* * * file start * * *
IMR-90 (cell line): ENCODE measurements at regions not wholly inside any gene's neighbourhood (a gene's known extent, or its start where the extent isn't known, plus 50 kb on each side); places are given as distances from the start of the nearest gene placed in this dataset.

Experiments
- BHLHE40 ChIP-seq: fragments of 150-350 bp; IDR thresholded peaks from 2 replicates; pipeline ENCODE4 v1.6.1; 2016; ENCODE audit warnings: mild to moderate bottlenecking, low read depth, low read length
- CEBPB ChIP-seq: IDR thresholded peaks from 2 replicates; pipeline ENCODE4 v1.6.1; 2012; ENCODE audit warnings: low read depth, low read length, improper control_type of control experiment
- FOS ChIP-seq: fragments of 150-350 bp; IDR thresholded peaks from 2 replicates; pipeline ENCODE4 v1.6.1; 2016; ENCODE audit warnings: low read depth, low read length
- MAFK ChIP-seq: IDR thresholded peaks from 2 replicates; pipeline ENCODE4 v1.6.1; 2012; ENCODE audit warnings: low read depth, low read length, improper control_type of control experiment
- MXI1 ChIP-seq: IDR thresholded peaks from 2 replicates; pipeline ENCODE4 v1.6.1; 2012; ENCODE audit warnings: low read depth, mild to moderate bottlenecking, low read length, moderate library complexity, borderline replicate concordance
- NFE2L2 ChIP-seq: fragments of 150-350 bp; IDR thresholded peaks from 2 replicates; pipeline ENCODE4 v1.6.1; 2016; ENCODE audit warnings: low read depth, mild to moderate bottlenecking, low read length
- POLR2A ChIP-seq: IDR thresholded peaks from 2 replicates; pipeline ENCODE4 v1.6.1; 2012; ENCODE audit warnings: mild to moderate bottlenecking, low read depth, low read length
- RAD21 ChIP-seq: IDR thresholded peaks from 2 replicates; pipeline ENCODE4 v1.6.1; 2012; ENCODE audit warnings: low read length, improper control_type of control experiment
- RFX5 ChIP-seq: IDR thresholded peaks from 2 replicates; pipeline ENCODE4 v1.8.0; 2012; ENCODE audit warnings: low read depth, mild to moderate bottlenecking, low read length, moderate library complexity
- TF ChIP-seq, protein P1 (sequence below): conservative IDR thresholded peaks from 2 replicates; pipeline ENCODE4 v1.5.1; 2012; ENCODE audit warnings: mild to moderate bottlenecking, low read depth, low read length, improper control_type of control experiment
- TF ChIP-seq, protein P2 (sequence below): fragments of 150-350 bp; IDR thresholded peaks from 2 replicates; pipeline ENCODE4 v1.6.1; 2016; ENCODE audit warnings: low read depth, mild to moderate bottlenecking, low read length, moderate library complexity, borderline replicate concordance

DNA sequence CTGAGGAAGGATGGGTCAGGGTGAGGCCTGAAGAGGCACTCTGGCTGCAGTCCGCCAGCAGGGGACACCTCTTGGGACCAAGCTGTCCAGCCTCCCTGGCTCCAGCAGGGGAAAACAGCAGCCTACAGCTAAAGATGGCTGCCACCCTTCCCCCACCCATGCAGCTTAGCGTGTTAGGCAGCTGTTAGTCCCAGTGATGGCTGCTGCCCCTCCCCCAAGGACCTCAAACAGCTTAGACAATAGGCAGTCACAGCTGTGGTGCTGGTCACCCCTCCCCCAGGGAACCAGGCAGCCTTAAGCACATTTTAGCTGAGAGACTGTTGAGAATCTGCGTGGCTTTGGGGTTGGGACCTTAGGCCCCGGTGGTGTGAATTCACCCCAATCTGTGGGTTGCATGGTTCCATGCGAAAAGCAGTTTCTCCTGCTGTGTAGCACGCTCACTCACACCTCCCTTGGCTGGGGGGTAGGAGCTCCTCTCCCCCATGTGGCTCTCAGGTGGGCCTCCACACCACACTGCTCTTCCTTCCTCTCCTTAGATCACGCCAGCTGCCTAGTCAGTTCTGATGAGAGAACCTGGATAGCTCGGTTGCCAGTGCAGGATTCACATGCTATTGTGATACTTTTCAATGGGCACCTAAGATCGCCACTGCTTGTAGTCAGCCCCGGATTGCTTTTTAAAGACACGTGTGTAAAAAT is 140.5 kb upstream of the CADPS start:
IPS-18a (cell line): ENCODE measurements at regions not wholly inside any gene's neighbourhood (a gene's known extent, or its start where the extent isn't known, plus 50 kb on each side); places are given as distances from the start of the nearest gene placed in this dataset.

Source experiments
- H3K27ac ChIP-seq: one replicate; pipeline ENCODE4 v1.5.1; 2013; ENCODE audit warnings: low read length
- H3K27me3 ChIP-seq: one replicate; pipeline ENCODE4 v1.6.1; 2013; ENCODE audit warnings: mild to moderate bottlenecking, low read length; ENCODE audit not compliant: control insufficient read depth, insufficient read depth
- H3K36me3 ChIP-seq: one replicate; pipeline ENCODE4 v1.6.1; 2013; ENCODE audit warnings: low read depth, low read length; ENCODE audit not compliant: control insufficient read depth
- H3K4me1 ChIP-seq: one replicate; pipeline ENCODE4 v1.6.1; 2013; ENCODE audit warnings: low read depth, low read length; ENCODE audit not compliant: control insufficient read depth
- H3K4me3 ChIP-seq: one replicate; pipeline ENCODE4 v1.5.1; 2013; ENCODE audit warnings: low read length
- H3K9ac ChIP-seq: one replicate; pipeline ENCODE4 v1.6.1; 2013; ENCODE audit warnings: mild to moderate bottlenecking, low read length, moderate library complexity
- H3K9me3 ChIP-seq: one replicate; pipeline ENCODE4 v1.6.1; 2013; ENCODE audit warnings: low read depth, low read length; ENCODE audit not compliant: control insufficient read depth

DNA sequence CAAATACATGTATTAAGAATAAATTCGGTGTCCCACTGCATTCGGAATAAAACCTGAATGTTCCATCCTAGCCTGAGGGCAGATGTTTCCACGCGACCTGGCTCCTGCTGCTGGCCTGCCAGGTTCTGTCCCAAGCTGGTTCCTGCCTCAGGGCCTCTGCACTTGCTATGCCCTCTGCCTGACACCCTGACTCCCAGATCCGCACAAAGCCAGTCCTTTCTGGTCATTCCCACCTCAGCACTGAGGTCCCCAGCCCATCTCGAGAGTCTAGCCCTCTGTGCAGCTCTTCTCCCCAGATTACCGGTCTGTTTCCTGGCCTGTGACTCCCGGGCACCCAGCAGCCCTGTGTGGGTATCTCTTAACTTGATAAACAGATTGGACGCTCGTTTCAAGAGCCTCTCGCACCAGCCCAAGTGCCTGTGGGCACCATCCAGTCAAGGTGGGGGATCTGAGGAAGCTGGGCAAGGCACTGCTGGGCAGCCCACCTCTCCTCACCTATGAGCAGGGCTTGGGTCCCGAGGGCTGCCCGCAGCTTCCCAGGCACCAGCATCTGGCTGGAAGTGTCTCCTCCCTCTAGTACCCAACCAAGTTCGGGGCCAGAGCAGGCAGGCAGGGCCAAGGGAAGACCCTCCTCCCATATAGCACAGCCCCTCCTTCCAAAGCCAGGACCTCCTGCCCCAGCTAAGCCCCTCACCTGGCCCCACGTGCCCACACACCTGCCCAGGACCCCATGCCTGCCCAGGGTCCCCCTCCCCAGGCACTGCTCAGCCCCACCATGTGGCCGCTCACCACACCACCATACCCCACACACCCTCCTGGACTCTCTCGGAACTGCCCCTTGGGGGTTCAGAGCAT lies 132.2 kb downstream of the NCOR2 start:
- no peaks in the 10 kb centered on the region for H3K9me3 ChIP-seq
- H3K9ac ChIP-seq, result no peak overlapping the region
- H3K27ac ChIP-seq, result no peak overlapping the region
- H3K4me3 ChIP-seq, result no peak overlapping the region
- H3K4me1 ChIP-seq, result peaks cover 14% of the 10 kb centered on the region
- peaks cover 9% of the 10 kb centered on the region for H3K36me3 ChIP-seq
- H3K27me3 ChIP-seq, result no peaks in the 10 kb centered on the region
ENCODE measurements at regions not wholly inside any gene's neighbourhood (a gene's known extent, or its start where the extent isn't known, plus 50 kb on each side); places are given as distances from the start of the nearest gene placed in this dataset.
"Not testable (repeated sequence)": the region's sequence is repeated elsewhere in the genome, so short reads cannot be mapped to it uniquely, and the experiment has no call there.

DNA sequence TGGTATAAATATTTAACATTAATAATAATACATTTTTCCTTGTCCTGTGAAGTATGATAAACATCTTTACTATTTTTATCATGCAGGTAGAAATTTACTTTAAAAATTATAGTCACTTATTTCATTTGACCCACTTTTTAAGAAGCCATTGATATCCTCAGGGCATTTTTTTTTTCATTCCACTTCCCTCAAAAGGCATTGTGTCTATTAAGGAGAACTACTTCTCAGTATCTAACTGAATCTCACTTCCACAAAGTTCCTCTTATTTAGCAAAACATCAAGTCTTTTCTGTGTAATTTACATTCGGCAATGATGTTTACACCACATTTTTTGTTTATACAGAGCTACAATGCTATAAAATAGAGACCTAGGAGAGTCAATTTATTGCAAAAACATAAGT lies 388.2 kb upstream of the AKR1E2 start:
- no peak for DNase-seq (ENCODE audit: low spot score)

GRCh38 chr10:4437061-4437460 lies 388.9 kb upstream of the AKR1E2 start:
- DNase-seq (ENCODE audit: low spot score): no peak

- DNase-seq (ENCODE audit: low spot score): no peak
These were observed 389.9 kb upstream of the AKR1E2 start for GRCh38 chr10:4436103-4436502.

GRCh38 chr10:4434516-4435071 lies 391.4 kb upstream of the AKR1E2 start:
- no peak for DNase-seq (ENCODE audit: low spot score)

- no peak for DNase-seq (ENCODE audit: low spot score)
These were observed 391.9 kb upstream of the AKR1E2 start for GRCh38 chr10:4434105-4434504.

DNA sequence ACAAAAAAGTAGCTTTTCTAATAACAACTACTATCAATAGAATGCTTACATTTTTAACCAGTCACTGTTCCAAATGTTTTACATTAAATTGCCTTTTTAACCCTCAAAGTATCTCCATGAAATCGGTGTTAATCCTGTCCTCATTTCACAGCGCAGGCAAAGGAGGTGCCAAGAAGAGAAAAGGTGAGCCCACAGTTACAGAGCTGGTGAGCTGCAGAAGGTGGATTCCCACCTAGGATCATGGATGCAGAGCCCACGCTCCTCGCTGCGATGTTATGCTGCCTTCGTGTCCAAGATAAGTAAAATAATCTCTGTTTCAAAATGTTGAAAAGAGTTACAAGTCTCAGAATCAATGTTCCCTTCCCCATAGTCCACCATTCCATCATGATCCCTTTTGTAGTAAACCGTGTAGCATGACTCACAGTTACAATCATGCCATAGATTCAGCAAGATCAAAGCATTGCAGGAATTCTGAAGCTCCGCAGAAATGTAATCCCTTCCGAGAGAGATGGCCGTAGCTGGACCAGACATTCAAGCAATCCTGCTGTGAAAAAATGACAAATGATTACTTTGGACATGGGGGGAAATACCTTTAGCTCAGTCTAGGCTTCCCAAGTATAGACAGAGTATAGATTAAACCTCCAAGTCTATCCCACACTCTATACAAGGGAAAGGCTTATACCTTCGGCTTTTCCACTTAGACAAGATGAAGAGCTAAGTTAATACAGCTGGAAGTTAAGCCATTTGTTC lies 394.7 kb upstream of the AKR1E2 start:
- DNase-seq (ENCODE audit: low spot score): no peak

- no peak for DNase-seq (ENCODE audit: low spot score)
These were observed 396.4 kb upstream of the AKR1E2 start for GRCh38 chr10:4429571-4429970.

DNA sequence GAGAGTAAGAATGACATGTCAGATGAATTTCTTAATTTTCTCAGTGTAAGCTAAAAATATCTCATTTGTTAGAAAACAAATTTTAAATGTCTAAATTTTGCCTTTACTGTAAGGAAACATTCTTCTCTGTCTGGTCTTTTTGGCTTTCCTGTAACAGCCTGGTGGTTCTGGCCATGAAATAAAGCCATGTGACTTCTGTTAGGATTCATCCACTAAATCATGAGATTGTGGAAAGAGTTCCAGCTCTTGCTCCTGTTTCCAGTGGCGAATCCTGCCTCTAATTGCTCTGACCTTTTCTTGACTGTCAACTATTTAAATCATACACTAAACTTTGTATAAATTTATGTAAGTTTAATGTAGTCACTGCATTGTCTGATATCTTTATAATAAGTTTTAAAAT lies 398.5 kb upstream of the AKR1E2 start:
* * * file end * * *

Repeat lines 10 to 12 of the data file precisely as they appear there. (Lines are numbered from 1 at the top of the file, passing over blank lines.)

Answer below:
- RAD21 ChIP-seq: IDR thresholded peaks from 2 replicates; pipeline ENCODE4 v1.6.1; 2012; ENCODE audit warnings: low read length, improper control_type of control experiment
- RFX5 ChIP-seq: IDR thresholded peaks from 2 replicates; pipeline ENCODE4 v1.8.0; 2012; ENCODE audit warnings: low read depth, mild to moderate bottlenecking, low read length, moderate library complexity
- TF ChIP-seq, protein P1 (sequence below): conservative IDR thresholded peaks from 2 replicates; pipeline ENCODE4 v1.5.1; 2012; ENCODE audit warnings: mild to moderate bottlenecking, low read depth, low read length, improper control_type of control experiment